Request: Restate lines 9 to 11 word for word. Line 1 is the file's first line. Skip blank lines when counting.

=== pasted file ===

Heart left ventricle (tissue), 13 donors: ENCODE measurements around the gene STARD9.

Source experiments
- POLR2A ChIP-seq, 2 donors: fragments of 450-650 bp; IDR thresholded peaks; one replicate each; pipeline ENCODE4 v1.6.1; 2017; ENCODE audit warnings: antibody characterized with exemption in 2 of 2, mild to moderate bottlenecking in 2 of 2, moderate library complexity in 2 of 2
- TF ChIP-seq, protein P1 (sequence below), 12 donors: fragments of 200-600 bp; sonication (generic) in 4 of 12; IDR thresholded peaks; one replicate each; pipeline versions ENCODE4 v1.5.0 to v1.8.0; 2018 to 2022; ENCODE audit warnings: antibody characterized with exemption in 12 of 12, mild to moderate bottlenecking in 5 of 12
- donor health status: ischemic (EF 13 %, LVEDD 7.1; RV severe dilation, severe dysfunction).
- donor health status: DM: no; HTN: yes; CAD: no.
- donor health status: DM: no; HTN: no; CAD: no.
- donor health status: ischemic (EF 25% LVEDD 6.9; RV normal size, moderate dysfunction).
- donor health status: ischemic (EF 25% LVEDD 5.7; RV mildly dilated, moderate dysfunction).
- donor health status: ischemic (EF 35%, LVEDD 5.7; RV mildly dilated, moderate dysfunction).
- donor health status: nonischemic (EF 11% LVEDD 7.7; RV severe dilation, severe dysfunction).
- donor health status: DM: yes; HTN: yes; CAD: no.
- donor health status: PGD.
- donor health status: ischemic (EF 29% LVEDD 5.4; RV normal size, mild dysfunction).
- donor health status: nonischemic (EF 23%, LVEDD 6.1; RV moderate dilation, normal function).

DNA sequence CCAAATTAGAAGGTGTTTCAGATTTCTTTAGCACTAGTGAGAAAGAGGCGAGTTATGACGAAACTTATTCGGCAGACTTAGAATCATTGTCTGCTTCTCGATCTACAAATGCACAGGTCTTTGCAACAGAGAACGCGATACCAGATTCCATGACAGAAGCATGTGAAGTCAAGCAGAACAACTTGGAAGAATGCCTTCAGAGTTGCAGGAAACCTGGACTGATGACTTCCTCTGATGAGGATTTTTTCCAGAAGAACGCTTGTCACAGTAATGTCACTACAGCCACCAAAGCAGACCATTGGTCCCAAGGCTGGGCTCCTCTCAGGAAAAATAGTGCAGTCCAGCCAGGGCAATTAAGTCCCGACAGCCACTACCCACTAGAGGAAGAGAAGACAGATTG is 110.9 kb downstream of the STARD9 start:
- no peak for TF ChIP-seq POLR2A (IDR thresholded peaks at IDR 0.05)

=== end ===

- donor health status: ischemic (EF 25% LVEDD 5.7; RV mildly dilated, moderate dysfunction).
- donor health status: ischemic (EF 35%, LVEDD 5.7; RV mildly dilated, moderate dysfunction).
- donor health status: nonischemic (EF 11% LVEDD 7.7; RV severe dilation, severe dysfunction).